The whole of the north was in the Roman highland zone. In the western, Pennine parts, rivers rush down hillsides; they powered the mills of the industrial revolution. The trees are ash, elder, sycamore -- the latter an arboreal weed, with soot and no moss or lichen on its trunk. Where vegetation is prolific in the north it’s rank, coarse and damp. The bottoms of wooden fences rot and carry orange mould; the lowest layers of those long forbidding stone walls -- hand built but too regular, as if machine-made -- erected in the 19th and early 20th century around parks, reservoirs and lunatic asylums are permanently damp; any moss they carry is the sort you get around the outfalls of sewage pipes. Women huddle year-round in winter anoraks as they thrust their pushchairs into the gale. Sparrows and starlings, magpies, rooks, lapwings and gulls were the birds I knew as a kid in Bradford.

While ironing a few days ago I watched the breakfast programme on BBC. A smart 10-year-old had won a competition to design a new cover for Wind in the Willows: the sun shone on a lazy river on which Ratty and Mole drifted idly in their boat; ducks pottered. The winner was Harry Jones, age 12.

My old copy has these pics:

If there had been houses, they would have been cottages with hollyhocks in the garden and roses round the door. White paths would have led through the turf over small, pleasantly rising hills.

The other main source of my images of a mythical southern landscape was the Rupert annuals.

In Bradford I knew these landscapes from children’s story books and believed, I suppose, that they belonged in storybook worlds along with knights and witches. It was only on my first trip to the south at 15, hitching overnight with Stanny from Wakefield Road in a British Road Services lorry (speed limit 20mph) that dawn broke over a scene that was exactly taken from the books: this world was real, in Stratford-upon-Avon at 6 o’clock on an April morning. We’d got into the cab at 8 o’clock on a winter evening and descended from it in spring. Apple and cherry were in blossom; swans drifted under willows in a haze of budding leaf.

But in the Peak District I reminded myself how much I can still be affected by a cluster of stone farm buildings grouped in a dip on a hillside, and by the pattern of the blackened stone walls dropped like a wide-gauge net over the bare forms of hills and valleys, with sheep and single barns and small copses dotted between them. By 18th century enclosers, I assume. Will bring back photos next time I'm there when it’s not raining.

Tuesday, 4 November 2008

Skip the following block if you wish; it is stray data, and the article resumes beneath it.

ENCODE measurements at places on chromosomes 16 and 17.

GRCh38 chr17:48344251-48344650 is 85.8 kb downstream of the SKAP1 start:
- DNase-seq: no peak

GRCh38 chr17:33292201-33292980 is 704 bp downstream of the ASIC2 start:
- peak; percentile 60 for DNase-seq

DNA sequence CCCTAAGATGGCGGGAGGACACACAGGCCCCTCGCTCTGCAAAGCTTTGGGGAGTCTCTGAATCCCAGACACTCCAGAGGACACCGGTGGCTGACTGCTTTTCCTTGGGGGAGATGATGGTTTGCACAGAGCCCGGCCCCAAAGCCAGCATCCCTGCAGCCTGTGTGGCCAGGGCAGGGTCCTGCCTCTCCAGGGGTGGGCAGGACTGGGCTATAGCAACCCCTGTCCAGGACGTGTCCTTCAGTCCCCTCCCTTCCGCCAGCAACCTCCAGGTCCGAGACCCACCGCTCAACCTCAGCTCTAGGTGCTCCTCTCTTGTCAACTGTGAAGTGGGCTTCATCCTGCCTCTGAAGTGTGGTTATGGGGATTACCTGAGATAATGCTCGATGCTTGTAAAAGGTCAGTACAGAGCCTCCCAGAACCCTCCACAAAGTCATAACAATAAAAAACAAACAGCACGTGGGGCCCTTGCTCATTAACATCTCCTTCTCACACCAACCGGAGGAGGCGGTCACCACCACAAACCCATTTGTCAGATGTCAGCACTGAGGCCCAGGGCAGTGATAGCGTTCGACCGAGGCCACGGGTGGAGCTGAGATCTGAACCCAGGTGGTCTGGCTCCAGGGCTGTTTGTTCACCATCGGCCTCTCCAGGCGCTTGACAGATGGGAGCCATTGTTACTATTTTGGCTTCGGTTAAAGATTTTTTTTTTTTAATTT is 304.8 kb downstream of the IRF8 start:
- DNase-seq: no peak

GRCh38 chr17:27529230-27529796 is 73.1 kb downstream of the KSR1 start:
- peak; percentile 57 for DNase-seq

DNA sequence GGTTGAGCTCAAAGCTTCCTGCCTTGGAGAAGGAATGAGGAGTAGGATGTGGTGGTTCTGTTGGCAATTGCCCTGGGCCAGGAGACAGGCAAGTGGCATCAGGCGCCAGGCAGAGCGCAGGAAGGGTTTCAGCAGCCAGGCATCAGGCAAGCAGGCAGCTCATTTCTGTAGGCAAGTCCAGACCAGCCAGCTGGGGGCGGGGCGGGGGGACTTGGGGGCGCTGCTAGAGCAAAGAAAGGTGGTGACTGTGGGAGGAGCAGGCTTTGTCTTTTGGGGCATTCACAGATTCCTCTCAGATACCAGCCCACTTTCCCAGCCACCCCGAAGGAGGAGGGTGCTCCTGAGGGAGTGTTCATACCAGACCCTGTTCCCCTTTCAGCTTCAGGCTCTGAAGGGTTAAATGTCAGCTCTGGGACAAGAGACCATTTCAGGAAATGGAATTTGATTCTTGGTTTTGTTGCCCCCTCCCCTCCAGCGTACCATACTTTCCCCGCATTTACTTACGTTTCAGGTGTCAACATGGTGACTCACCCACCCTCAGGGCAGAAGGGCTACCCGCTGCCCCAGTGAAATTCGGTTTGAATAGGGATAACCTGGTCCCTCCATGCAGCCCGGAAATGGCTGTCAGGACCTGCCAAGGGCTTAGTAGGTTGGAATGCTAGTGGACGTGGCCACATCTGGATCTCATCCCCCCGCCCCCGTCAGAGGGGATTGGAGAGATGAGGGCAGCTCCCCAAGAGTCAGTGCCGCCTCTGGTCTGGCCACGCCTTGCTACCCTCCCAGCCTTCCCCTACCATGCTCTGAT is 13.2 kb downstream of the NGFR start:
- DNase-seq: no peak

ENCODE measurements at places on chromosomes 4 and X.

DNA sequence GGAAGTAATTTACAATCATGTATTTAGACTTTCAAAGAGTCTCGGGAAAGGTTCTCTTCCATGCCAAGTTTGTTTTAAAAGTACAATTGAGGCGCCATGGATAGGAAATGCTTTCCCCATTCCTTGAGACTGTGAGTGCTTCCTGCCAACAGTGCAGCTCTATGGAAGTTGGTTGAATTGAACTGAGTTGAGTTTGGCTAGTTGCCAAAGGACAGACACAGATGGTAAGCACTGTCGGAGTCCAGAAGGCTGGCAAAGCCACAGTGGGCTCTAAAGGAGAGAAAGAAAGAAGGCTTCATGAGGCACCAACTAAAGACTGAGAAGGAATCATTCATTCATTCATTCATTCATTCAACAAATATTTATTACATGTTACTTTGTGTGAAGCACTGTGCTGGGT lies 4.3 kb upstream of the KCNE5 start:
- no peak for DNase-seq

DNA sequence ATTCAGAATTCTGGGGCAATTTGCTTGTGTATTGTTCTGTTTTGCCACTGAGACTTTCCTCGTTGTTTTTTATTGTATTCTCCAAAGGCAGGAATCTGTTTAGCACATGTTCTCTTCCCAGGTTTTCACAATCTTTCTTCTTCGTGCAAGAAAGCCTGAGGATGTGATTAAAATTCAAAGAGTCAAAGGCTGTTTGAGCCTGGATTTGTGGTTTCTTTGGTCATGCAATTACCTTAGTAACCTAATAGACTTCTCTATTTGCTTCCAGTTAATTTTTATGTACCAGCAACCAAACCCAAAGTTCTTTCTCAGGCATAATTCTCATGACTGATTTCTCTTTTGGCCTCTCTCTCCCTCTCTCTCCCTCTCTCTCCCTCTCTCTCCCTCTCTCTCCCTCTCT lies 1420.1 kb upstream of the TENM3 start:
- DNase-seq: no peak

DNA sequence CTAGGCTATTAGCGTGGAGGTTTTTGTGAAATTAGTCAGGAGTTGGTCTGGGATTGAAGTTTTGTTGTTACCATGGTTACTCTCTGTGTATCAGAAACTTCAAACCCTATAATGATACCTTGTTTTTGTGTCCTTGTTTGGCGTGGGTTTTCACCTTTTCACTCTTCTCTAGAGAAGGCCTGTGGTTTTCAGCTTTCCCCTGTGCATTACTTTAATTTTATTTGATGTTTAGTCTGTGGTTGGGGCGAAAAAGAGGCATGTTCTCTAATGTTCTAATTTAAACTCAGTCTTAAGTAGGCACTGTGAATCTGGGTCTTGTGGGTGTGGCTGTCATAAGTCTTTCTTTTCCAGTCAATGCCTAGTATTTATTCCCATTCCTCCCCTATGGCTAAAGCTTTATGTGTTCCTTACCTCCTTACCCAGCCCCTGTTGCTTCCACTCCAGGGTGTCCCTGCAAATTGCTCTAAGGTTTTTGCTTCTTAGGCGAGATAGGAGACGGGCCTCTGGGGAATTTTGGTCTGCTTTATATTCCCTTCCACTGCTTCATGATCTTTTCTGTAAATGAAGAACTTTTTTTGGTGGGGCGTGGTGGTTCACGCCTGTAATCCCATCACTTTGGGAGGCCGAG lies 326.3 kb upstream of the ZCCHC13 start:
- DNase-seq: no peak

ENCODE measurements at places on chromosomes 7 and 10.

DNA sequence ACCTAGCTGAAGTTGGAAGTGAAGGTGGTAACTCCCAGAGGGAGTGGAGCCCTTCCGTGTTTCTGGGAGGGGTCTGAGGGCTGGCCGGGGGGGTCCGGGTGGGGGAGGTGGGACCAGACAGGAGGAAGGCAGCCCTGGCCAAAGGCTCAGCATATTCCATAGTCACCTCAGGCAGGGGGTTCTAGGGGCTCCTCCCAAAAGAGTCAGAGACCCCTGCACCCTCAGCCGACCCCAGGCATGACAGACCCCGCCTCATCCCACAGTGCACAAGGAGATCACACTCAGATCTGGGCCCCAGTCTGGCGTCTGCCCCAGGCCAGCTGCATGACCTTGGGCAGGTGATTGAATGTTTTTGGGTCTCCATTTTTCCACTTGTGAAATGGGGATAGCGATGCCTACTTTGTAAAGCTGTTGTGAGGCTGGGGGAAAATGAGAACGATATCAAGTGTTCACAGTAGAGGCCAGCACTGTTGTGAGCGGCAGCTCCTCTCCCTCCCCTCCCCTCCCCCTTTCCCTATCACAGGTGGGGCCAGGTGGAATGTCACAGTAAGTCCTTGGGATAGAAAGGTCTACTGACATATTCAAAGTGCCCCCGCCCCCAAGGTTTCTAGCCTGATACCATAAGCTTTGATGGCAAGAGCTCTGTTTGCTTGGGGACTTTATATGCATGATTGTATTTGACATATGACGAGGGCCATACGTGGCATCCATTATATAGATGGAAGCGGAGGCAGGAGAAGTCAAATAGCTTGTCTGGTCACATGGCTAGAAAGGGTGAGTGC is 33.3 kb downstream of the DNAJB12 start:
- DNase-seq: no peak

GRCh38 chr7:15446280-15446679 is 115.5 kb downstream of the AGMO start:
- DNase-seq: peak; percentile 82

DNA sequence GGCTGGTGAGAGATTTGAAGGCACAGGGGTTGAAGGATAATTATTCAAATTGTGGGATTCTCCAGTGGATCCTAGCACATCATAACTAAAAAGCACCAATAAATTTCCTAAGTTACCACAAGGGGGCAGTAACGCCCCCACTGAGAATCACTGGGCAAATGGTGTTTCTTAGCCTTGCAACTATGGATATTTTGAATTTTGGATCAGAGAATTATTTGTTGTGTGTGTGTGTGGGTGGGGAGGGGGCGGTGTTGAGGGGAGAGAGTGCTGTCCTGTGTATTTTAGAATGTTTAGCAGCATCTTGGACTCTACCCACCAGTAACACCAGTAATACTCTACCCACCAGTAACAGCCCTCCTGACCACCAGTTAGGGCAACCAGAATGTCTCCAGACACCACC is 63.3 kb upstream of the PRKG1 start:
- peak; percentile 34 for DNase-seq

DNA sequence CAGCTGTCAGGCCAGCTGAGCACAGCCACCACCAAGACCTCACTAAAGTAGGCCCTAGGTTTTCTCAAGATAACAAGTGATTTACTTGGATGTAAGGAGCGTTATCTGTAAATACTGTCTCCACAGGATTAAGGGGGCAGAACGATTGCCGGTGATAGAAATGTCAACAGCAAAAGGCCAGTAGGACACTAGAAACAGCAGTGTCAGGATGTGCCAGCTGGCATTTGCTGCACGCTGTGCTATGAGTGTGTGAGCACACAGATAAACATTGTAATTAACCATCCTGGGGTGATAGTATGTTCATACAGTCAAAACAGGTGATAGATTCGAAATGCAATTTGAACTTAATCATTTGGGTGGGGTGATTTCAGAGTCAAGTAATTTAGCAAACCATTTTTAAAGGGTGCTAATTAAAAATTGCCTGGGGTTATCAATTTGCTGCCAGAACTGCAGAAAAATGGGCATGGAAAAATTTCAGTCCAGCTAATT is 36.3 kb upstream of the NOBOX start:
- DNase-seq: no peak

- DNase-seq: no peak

Ollie the Manchester Situationist?

Visiting Manchester from Canada a few years ago I used to go for a pint with Jim in The Temple of Convenience, a converted underground toilet. I don’t think it had that fancy awning then.

Flickr image by chairmanblueslovakia

The barman there was the genial and amusing Ollie, an art student or ex-such, as I recall.

Ollie, I now learn, is Oliver East and has produced a series of booklets which Jim showed me, detailing in text and drawing his walks around -- or, usually, out from -- Manchester. Three of these have now been published in a handsome book:

Trains are… Mint
is published by Blank Slate. I got it from Amazon but I believe Waterstones (UK) have it. Ollie follows train lines as far as he can, but the book is about his walks, wherever they took him.

It’s like a graphic novel in style and it’s the sort of thing that makes you want to go and do it yourself because it looks effortless and is so effective. Ollie started off sketching and writing notes in a notebook, but found it too embarrassing and sometimes frightening when violent-looking locals stared at him, so instead of sketching he started taking photos and doing the drawings at home, though he continued writing and getting stares. Evil looks, threatening approaches, belligerent youths, crazy people, sex maniacs, perverts, malevolent officials and vicious dogs are the constant accompaniment of his travels. The purlieus of Manchester are a decayed dystopia touched with beauty.

As a draftsman Ollie is clearly no Hockney but his drawings work beautifully (sometimes he uses a sort of code -- not always intelligible but it doesn’t matter -- for representing cars, people etc) and his pages and double spreads look great. There’s some watercolour colouring of the drawings but it’s always minimal and the whole book hangs together not least because of the limited palate he uses.

I love the commentary. Sometimes it appears in notices and on signs that are supposed to be part of the scene he’s representing. The language and tone and attitude are those of -- well, I'm not sure how to characterise them: urban working-class-youth-ish, perhaps, though Ollie must be at least in his late twenties -- somewhat foul-mouthed, but it would seem only so to the impossibly middle-aged and respectable (so that’s not me then); rude, likewise -- disrespectful of officialdom etc -- devotee of football and popular television -- knowing about art -- very aware of and on the lookout for beauty, which he finds in certain views of stations, bridges, blocks of flats, cityscapes -- a real urban aesthetic: but also trees, countryside, sky -- and ladies serving butties in mobile canteens…. Spelling less than perfect. It’s a style that could make for a good novel or autobiography or something.